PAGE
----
Your credit score has a big impact on your ability to take out a personal loan or obtain a line of credit for a new business venture. In addition to determining whether or not you’ll be approved for a loan, your credit score may affect the interest rate attached to it. You may think that you don’t really have to worry about what shape your credit score is in if you don’t plan on borrowing money any time soon. However, it’s important to bear in mind that your credit score can be a very significant factor in several other things that you may need to do. Here are a few important things that you may be planning on doing in the near future which may require having a good credit score.
Renting an Apartment
The rental market can be particularly competitive in some areas. If you find an affordable apartment in a desirable location, there’s a good chance that a lot of prospective renters are interested in the same apartment. In addition to verifying your income, a landlord or property management is likely going to run a credit check to assess your ability to pay your outstanding obligations on time. Applicants with poor credit scores may be seen as too risky to take on as tenants, so having a poor credit score could result in your rental application getting rejected. Even if you’re able to get a cosigner to guarantee your lease, your poor credit history may cause you to fall behind other applicants in the tenant screening process.
Setting Up Utilities
When you move into a new home, one of the first things that you’re going to need to do is move the utility accounts to your name. Most utility companies will run a credit check on new customers. If the customer has a poor credit score, the customer will probably need to pay a considerable deposit to begin service. In some instances, the deposit can be as much as two months’ worth of what the utility company expects that your average payment will be. You may not be able to get the deposit returned until you terminate service. The utility company will keep your deposit if you default on your payment, or it may keep a portion of your deposit if you’ve accumulated any unpaid late fees during your service term.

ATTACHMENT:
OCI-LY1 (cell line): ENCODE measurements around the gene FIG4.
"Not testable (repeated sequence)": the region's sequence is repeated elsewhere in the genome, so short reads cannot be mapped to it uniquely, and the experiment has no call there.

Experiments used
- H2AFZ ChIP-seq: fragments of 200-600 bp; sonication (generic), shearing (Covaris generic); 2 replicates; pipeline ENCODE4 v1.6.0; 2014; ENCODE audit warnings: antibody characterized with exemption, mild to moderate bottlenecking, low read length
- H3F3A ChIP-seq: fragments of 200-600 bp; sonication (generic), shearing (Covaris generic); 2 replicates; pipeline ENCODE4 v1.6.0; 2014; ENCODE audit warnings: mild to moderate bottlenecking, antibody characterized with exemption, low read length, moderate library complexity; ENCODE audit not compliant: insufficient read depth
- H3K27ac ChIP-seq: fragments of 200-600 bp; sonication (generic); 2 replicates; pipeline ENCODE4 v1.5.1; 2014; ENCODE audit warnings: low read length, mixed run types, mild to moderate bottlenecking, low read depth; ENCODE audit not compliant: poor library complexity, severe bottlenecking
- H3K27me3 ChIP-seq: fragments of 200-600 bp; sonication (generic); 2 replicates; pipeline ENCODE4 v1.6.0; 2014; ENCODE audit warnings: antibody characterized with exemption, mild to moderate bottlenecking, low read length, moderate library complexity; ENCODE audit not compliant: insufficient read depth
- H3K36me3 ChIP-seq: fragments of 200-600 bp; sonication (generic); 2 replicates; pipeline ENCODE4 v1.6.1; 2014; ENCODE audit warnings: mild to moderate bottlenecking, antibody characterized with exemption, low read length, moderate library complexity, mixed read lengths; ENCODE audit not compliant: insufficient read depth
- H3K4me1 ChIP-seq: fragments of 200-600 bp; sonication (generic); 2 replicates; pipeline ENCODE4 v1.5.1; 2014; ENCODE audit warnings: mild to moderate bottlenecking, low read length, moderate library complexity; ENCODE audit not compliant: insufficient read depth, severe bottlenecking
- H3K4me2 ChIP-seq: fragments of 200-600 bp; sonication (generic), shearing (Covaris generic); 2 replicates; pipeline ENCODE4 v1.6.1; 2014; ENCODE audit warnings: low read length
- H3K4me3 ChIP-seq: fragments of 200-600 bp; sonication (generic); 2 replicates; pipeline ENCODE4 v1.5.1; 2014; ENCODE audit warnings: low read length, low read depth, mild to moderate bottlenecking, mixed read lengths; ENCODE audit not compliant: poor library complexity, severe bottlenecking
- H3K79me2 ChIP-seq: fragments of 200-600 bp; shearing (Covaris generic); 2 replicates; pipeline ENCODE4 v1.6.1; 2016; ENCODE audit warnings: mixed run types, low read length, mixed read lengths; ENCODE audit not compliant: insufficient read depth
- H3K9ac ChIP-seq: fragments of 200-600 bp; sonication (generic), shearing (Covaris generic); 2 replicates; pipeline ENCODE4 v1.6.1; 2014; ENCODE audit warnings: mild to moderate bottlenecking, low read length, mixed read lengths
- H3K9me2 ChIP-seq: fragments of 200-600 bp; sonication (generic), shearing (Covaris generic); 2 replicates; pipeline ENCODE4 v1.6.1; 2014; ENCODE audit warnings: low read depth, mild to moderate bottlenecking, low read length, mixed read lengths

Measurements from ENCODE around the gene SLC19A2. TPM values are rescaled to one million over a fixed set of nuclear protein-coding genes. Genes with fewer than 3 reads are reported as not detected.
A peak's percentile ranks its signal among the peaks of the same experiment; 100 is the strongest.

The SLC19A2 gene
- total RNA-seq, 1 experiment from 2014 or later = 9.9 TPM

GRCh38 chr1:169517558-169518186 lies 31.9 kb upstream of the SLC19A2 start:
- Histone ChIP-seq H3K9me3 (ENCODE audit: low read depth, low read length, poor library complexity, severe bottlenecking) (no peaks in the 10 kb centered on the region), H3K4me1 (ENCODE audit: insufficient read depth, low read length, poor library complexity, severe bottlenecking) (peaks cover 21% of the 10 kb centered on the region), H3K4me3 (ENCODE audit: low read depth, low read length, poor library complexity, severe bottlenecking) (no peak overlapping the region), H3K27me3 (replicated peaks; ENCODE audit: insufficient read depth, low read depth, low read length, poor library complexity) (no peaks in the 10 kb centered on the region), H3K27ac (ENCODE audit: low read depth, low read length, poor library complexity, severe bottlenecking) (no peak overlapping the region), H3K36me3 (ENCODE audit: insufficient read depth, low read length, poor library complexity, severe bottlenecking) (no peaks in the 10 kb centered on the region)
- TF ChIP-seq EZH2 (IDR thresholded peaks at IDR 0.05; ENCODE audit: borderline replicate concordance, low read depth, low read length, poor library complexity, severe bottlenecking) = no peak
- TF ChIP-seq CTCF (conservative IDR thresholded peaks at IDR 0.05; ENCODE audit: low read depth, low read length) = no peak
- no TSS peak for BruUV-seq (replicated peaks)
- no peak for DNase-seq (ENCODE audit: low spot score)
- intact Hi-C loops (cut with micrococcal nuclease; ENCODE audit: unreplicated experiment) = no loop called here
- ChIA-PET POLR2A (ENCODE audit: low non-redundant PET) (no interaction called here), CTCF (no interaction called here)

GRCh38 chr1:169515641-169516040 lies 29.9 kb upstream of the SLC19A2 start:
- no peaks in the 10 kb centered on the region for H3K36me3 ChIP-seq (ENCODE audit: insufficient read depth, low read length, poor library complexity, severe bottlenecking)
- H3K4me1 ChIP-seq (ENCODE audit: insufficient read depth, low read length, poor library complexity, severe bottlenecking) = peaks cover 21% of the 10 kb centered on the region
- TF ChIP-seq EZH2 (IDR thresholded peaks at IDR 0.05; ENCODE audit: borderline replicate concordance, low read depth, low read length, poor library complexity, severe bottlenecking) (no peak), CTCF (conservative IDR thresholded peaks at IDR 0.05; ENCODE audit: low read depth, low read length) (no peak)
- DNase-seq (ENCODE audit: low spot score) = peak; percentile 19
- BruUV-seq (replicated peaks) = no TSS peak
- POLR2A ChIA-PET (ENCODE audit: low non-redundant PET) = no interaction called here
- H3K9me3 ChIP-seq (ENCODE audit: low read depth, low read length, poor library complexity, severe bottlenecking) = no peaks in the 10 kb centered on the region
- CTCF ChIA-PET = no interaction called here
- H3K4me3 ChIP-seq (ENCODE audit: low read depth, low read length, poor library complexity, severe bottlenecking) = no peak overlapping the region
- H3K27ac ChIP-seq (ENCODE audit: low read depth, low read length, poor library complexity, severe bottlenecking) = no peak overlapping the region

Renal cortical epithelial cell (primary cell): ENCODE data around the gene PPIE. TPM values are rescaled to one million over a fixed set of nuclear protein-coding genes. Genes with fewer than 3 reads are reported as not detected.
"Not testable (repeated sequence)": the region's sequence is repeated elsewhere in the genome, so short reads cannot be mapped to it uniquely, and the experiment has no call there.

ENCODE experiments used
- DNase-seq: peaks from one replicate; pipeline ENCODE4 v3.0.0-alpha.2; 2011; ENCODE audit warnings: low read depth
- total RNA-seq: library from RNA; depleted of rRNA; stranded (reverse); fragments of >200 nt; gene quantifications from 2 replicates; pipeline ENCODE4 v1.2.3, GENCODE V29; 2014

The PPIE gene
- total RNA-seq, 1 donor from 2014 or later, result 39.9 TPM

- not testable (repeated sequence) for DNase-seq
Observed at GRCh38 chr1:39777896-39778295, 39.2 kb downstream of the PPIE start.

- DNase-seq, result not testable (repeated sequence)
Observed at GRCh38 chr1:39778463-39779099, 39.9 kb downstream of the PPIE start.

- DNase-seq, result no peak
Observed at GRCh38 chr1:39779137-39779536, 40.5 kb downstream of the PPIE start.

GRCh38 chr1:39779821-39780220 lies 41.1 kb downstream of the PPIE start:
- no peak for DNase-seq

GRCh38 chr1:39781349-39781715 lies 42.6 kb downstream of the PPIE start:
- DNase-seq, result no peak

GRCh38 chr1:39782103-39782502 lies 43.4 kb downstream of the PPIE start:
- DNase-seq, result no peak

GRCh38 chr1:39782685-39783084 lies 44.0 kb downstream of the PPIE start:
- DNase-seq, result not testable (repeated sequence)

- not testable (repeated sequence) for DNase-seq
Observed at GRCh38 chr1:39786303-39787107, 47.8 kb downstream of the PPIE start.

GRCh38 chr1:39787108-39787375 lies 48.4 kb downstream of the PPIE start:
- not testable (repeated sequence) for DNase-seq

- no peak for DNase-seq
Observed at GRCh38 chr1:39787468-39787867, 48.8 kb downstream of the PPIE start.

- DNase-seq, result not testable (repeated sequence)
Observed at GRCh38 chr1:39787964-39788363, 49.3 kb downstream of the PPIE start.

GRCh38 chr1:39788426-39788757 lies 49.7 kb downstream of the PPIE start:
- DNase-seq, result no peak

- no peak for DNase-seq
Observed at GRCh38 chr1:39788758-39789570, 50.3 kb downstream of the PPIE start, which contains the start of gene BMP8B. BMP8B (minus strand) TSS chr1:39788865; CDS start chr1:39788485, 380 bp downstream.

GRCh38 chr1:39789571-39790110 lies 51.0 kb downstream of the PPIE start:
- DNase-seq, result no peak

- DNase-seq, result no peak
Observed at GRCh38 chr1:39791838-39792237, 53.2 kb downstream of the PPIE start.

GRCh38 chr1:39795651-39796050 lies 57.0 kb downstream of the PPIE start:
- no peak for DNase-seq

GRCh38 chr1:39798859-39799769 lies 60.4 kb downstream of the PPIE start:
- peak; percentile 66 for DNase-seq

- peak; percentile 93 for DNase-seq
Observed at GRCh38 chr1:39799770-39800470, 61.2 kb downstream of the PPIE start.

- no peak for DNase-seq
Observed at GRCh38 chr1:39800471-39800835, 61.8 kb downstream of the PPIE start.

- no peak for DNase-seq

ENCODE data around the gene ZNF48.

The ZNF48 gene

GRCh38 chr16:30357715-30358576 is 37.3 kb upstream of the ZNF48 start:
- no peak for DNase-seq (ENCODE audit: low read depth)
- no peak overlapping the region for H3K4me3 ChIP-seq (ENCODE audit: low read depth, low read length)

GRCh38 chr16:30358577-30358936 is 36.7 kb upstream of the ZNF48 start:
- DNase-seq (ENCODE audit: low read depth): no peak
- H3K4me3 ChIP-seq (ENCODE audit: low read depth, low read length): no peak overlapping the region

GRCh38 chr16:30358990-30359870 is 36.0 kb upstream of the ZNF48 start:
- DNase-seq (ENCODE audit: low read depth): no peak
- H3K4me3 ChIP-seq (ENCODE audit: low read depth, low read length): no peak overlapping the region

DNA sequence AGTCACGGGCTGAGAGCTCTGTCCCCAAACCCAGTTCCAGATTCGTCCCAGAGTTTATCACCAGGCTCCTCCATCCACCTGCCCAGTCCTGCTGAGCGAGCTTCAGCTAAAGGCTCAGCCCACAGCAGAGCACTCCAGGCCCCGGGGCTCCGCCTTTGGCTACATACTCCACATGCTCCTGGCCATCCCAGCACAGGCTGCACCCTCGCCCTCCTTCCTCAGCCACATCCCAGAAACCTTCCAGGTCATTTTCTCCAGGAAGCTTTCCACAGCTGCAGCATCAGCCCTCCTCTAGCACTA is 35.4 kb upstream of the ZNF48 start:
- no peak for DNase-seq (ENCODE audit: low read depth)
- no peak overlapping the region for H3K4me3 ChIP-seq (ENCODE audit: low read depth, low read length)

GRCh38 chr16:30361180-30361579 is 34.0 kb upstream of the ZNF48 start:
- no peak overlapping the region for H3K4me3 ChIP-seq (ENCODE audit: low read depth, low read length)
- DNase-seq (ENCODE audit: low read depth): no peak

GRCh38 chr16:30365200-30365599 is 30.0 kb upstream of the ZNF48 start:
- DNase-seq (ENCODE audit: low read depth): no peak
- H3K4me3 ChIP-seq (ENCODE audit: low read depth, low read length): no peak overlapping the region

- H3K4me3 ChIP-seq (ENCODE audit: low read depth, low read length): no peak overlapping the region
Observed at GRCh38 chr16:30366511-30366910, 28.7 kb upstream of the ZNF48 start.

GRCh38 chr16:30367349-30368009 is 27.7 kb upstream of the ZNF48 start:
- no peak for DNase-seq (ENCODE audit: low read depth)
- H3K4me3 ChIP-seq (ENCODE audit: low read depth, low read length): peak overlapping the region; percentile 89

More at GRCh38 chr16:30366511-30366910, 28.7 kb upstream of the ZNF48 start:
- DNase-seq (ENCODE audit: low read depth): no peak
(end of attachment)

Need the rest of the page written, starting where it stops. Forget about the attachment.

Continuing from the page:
Applying for a Job
Many companies will check their job applicants’ credit scores. While it isn’t necessarily important that a job applicant have some type of elevated financial status, problematic credit may be a red flag. A credit report showing a lot of delinquent accounts or consistently late payments creates the impression that you can’t be expected to meet your commitments. In addition, delinquencies may cause potential employers to view you as a security risk. The rationale is that a person is willing to default on obligations may be more likely to commit some type of financial honesty in his or her employment. This concern is particularly relevant to employers who are hiring in a position that involves working closely with a company’s accounts and assets or will have limited supervision while handling customers’ financial information. In contrast, a strong credit report demonstrates to employers that you’re organized, you meet your obligations, and you don’t present any significant security risk. Ultimately, with all of the other considerable work that goes into landing a good job, you certainly don’t want to let poor credit stand in your way.
Getting a New Credit Card
When you apply to get a new credit card with a traditional financial institution or an online credit card company, there’s probably a specific reason that you’re interested in getting that specific card. It may be a compelling offer for a new account such as a cash reward, a good sized credit limit, an exceptionally low interest rate. However, all credit card companies are going to run your credit before issuing a card. Generally, they work with set minimums for credit scores rather than making determinations on a case by case basis. A poor credit score can cause a company to reject an applicant, regardless of his or her income or assets. Also, shaky credit may result in a credit card company offering you a card but charging a higher interest rate than it would charge if you had good credit. In addition, the company may set your credit limit somewhat low, so you won’t have all of the balance available than you wanted.
You need to think carefully about all of the reasons that you may want to raise your credit score. While you can’t fix your score overnight, you can make consistent progress forwards, no matter how bad your credit is now. Coasttradelines.com can help you give your score a boost by incorporating positive credit lines into your credit report. Reach out today for help moving your credit in the right direction.